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Saturday, June 25, 2022

A woman and two dogs were killed by lightning during a thunderstorm that swept through Southern California

A woman walking two small dogs in Pico Rivera was struck by lightning when unusual early-summer thunderstorms hit Southern California on Wednesday, officials said.

The monsoon storm system has resulted in scattered power outages and temporary closures of the college campus and beaches in some coastal areas.

In Pico Rivera, the deadly lightning strike occurred around 8:50 a.m. as a woman was walking along the San Gabriel River, according to the Los Angeles County Sheriff’s Department. The woman, who has not been identified, died at the scene, officials said. Two dogs also died.

According to Sheriff Captain Jody Hutak, a passerby saw the woman in distress and called 911 around 9 a.m. Fire officials determined she was struck by lightning.

Her death prompted Pico Rivera city manager Steve Carmona to warn city field workers to stay indoors. City officials have also closed a golf course in the northern part of the city, canceled the local farmers’ market and ordered that the summer camp be held indoors, he said.

Unstable weather also closed several local beaches along the Orange County and Long Beach coastlines as lightning strikes were reported offshore. By noon, the coastline was open again.

Huntington Beach from Beach Boulevard to Seapoint Avenue, as well as the public areas of Huntington Harbor and the Sunset Beach area, were among the first to close at 8:30 a.m. due to nearby lightning strikes, said Huntington-Marine Security Chief Beach Eric Dieterman.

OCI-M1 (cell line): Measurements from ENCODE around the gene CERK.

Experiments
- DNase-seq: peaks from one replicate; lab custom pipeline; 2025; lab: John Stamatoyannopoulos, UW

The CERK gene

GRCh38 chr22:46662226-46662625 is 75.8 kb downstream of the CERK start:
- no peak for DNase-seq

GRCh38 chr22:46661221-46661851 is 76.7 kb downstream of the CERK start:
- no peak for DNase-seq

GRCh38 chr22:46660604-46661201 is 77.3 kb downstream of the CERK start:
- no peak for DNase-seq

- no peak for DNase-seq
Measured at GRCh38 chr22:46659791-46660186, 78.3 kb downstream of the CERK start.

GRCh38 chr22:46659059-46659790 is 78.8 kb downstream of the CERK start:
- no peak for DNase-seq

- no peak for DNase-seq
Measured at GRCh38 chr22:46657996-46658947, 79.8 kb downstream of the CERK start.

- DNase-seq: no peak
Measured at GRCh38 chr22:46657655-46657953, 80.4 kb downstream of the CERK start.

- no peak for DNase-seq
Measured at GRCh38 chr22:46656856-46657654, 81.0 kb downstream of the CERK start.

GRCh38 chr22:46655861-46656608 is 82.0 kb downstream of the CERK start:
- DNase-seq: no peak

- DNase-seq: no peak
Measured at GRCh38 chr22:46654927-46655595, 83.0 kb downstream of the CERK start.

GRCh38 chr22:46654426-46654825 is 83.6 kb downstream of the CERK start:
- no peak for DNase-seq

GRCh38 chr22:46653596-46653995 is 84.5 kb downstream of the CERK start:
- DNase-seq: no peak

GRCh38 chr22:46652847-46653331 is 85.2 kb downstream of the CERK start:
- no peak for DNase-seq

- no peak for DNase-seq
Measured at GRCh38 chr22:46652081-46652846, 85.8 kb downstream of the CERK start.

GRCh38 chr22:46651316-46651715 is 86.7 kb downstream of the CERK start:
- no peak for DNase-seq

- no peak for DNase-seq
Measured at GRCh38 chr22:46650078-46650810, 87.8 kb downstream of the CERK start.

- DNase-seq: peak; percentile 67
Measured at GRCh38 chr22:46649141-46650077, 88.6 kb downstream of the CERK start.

He said they thought it would be a quick episode of rough weather, but it kept “rolling” into the morning hours.

A strong thunderstorm cell formed early this morning in the Pasadena area, prompting the National Weather Service to warn of potentially gusty winds, lightning and even hail in parts of the San Gabriel Valley.

The weather service also reported lightning strikes and thunderstorms over Mount Wilson as the system moved northwest covering Monrovia, the Angeles Cross highway between Mount Wilson and Waterman, the Sierra Madre, Arcadia and Duarte. The NWS recorded wind gusts as high as 51 mph at Mount Wilson and up to 66 mph at Lake Hughes.

By dawn, forecasters reported that the eastern part of the county was “overwhelmed by rain and (thunderstorms)”. Most areas that received rain received relatively little rain, typically less than a quarter of an inch, but forecasters warned of potentially higher amounts in some areas.

In Pasadena, lightning struck a palm tree on Manzanita Avenue and Clinton Street around 8 a.m., causing a minor power outage, city spokeswoman Lisa Derderian said. The fire was quickly put out, she said, and fewer than 20 accounts were affected by the outage.

Callers also reported seeing smoke near Eaton Canyon and Henninger Flats in the woods around 9:30 am, she said. The US Forest Service has reached out to the Pasadena and Los Angeles County fire departments for help, Derderian said.